Zambian banks face money shortage

THE Bankers Association of Zambia (BAZ) says banks in the country are struggling to support key sectors of the economy because they do not have enough funds. BAZ President Leonard Mwanza told the Lusaka Star in a telephone interview today that the recently increased statutory reserve ratio empowers the central bank to be entitled to as much as 18 percent of all deposits made in Banks.

THE Bankers Association of Zambia (BAZ) says banks in the country are struggling to support key sectors of the economy because they do not have enough funds. BAZ President Leonard Mwanza says the recently increased statutory reserve ratio empowers the central bank to be entitled to as much as 18 percent of all deposits made in Banks. THE Bankers Association of Zambia (BAZ) says banks in the country are struggling to support key sectors of the economy because they do not have enough funds.

BAZ President Leonard Mwanza told the Lusaka Star in a telephone interview today that the recently increased statutory reserve ratio empowers the central bank to be entitled to as much as 18 percent of all deposits made in Banks.

“In simple terms, this means that for every 100 Kwacha deposited, the central bank is entitled to 18 Kwacha,” he revealed.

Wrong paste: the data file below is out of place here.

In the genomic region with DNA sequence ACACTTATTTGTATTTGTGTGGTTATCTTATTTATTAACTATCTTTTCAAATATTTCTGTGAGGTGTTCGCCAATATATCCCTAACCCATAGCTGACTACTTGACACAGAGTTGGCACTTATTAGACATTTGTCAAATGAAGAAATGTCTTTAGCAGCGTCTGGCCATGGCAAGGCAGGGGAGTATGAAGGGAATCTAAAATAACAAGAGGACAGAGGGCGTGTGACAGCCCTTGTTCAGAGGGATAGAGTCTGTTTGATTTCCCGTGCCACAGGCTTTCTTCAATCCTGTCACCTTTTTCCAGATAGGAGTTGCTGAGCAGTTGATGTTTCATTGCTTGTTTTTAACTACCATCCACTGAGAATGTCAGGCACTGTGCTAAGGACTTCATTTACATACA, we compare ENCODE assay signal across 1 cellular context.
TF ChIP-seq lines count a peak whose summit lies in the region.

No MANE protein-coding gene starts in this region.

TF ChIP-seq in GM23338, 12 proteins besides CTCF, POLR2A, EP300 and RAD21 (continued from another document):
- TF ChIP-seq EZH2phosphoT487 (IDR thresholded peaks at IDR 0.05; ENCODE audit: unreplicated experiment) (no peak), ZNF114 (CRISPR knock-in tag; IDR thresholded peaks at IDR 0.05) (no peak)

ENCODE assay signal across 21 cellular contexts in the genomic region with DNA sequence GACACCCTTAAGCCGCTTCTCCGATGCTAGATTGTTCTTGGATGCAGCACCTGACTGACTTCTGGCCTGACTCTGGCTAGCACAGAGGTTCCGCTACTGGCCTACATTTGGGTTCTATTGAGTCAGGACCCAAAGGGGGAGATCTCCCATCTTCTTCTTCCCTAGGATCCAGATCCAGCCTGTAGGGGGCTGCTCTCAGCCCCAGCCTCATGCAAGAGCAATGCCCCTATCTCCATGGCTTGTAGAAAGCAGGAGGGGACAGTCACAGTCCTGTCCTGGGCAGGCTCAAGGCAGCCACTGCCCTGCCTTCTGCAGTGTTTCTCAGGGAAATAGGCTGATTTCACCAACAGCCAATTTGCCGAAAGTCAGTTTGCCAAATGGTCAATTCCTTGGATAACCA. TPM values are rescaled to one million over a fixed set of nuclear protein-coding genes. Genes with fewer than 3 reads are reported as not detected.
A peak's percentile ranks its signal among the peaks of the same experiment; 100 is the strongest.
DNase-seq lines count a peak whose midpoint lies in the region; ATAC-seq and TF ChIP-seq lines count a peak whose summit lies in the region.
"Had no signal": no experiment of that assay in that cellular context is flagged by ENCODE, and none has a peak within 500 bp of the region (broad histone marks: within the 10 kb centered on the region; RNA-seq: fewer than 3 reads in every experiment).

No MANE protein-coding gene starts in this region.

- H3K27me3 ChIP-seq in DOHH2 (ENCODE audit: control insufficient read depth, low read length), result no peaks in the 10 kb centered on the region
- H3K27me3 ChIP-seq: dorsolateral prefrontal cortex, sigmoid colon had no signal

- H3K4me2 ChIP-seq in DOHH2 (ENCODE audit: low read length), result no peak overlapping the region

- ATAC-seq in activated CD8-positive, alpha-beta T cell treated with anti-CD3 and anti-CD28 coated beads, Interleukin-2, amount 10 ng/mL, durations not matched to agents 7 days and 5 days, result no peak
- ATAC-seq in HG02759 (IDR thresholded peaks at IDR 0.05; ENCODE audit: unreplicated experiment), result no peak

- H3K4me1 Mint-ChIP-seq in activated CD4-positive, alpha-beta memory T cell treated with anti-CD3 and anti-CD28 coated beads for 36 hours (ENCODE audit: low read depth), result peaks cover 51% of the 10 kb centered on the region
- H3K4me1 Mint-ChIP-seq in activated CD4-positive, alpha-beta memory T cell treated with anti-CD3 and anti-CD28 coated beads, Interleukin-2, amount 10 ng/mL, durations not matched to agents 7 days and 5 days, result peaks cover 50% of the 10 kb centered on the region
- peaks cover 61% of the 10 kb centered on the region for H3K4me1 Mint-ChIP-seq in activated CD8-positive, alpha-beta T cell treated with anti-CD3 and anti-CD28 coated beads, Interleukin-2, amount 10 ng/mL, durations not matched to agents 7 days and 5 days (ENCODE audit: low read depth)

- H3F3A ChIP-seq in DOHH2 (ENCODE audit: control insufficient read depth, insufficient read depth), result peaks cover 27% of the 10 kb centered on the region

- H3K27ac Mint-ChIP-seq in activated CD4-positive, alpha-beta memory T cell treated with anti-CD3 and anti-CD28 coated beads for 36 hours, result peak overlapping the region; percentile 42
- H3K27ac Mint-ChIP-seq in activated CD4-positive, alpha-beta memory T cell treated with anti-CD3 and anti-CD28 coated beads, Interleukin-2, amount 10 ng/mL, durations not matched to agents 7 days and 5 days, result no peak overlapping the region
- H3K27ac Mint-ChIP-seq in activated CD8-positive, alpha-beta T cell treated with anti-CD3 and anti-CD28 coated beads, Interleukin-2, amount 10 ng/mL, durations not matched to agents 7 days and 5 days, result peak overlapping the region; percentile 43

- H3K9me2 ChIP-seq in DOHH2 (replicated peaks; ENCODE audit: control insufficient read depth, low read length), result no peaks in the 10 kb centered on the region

Mr. Mwanza noted that due to the increase in the ratio, the interest rate for most banks will be affected.

He further explained that the increase in the ratio means that the Central Bank detains a larger portion of the money deposited in Commercial Banks which leaves the banks with less financial reserves.

“You will find that there are many projects that have to be ventured into but because of lack of money, these have to be put on hold,” he said.

The BAZ President emphasized that the association is currently engaging the Bank of Zambia and various stakeholders to ensure that the interest rate ratio on the market is normalized.

Mr. Mwanza explained to Lusaka Star that normalising the situation was the only option as maintaining high rates would disturb the operations of banks in the country.

“If the situation is not handled, it may have a negative impact on other parts of the economy,” he added.

Mr. Mwanza said banks make most of their profit from lending adding that high statutory reserve ratio could cripple operations of these banks.

“To lend money, we should have excess ourselves but the high state reserve ratio means we have less money,” he explained.

The BAZ President has cautioned that disturbing the operations of banks in the country would lead to a huge economic regression.

The statutory reserve ratio was earlier this year increased from 14 percent to 18 percent.
 

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